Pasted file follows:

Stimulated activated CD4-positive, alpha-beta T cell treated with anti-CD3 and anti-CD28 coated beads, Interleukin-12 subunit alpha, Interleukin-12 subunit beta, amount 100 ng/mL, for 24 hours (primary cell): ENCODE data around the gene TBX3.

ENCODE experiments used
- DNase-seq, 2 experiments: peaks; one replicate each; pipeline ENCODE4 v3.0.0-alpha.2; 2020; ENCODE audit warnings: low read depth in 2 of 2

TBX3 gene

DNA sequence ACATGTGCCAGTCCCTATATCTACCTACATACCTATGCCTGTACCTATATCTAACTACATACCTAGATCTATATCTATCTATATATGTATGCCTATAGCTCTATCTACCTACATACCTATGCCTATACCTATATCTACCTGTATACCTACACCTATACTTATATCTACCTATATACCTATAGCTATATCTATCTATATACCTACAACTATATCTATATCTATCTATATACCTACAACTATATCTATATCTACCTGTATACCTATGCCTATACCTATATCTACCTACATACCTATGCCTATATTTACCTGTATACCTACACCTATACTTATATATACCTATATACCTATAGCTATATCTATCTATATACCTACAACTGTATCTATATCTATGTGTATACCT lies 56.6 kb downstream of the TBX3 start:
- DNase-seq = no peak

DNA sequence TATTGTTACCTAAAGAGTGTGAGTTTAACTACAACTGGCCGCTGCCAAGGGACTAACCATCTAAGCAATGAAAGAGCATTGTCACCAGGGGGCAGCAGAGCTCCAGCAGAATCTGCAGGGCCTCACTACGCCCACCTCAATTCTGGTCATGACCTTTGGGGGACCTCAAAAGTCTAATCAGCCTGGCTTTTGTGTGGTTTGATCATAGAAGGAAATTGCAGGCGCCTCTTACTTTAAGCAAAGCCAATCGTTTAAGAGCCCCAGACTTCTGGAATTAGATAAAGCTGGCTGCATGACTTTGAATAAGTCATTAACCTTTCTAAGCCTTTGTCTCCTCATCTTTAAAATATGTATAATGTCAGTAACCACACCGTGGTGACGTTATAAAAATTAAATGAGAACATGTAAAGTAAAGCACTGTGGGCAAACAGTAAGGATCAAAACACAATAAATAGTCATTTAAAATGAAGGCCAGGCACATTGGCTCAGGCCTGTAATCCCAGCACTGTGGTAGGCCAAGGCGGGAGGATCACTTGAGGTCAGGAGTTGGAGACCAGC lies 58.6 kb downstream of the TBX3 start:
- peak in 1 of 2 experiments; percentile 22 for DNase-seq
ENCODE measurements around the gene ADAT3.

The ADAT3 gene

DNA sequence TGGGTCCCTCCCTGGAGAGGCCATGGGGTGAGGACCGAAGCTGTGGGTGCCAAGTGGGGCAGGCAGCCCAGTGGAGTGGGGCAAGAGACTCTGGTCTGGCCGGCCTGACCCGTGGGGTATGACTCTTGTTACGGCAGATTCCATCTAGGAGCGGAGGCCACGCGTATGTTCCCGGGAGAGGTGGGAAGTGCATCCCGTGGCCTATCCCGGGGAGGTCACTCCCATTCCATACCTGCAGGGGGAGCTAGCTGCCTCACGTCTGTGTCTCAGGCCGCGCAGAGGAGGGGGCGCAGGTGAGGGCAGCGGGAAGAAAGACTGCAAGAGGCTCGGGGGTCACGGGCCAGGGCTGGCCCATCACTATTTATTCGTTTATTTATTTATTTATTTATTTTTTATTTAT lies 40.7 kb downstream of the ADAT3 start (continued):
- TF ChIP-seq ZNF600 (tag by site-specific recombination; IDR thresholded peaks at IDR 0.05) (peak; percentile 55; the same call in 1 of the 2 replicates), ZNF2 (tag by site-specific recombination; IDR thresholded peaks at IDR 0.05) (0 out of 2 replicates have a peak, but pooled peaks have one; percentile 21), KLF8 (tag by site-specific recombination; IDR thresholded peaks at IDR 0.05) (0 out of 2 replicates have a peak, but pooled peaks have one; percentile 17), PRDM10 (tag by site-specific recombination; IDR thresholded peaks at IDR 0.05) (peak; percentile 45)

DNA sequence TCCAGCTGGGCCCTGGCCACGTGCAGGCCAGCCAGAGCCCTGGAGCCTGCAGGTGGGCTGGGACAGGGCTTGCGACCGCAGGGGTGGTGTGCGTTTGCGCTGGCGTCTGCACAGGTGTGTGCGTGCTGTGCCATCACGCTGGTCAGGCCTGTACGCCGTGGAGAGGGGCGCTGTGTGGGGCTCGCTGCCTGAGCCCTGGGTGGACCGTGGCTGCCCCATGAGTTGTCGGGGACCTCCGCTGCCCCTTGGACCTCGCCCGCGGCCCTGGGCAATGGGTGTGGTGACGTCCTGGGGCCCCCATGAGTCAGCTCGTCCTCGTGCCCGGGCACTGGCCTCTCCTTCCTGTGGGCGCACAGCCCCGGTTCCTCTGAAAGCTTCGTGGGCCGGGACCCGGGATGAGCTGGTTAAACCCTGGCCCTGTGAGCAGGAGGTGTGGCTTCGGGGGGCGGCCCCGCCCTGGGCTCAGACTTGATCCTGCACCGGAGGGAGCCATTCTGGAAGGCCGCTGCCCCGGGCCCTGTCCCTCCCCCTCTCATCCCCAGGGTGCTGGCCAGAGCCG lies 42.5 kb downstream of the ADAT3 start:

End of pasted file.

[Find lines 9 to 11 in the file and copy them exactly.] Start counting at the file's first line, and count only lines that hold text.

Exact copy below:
ENCODE measurements around the gene ADAT3.

The ADAT3 gene

DNA sequence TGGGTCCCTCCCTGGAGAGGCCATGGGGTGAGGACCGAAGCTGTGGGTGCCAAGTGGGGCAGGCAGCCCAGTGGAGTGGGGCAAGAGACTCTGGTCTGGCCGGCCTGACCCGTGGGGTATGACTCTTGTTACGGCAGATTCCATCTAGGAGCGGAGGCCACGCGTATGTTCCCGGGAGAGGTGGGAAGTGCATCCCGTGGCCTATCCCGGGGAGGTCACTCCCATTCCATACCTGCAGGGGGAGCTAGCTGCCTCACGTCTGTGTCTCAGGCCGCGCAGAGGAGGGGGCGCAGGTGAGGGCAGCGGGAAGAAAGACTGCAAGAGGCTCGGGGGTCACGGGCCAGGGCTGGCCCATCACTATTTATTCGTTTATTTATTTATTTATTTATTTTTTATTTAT lies 40.7 kb downstream of the ADAT3 start (continued):